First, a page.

Afghanistan’s special forces have killed a high-ranking official with the local so-called Islamic State (IS) group affiliate in an operation in the east of the country, according to Afghanistan's intelligence service.
A statement from the National Directorate of Security said the militant was Assadullah Orakzai, an intelligence leader for the IS affiliate in Afghanistan.
The statement said he was killed near Jalalabad, the capital of Nangarhar province - where the Islamic State has its headquarters.
Orakzai was suspected of being involved in several deadly attacks against military and civilian targets in Afghanistan.
Afghanistan has seen a recent spike in violence, with most attacks claimed by the local IS affiliate, although a recent report by the United Nations said the country saw a 13% drop in the number of civilians killed and wounded in violence in the first six months of the year, compared with the same period last year.
The report credited the drop in part to the reduction of operations by international forces, which now only act when called on and in support of Afghan forces, and also to a decrease in the number of attacks by IS.
The report said the UN had recorded 17 attacks by the Islamic State that caused civilian casualties during the first six months of 2020, down from 97 in the same period last year.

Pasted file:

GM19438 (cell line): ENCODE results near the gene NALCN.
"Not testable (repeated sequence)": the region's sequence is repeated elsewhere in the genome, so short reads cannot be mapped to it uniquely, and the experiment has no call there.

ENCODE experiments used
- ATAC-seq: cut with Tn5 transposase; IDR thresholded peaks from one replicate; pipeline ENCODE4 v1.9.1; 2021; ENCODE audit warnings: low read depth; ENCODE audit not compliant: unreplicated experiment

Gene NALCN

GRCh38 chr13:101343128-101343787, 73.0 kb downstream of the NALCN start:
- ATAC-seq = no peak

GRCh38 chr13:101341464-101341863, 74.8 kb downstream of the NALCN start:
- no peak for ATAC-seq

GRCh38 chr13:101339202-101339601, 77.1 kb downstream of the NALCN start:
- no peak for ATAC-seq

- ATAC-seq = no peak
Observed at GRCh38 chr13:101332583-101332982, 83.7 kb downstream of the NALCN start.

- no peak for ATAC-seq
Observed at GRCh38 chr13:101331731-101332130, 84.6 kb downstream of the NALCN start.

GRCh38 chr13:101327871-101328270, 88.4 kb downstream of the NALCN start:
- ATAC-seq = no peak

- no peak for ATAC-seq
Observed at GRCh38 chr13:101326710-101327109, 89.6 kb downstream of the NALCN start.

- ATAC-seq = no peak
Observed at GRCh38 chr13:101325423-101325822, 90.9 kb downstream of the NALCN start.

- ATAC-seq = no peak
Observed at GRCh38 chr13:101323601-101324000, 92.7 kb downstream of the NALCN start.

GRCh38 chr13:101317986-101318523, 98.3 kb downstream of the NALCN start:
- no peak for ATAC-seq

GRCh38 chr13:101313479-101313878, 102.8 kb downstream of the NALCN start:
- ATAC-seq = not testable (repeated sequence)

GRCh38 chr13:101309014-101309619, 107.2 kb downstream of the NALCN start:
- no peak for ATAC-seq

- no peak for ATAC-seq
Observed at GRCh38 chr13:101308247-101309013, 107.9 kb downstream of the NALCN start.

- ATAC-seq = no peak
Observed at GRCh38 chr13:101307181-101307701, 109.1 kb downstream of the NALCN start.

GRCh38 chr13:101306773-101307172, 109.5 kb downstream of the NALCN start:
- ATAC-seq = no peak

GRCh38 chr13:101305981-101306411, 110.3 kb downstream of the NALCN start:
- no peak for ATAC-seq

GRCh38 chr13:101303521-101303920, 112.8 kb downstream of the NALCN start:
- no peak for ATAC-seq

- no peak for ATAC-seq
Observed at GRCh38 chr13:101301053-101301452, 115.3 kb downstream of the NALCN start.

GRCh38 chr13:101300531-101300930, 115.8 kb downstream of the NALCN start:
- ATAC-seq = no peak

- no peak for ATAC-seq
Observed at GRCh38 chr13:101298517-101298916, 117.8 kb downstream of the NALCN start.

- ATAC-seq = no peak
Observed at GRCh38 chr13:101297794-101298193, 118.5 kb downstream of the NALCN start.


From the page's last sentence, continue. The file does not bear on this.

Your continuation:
Another UN report published in July estimated there were around 2,200 IS members in Afghanistan, and said that while its leadership has been depleted, IS still counts among its leaders a Syrian national, Abu Said Mohammad al-Khorasani.
The report also said the monitoring team had received information that two senior IS commanders, Abu Qutaibah and Abu Hajar al-Iraqi, had recently arrived in Afghanistan from the Middle East.
It said: "Although in territorial retreat, (IS) remains capable of carrying out high-profile attacks in various parts of the country, including Kabul.
"It also aims to attract Taliban fighters who oppose the agreement with the United States," the report added, referring to a US peace deal signed with the Taliban in February.
That deal was struck to allow the US to end its 19-year involvement in Afghanistan, and calls on the Taliban to guarantee its territory will not be used by terrorist groups.
It is also expected to guarantee the Taliban’s all-out participation in the fight against IS.
Cover image: Afghanistan landscape (Picture: US Army).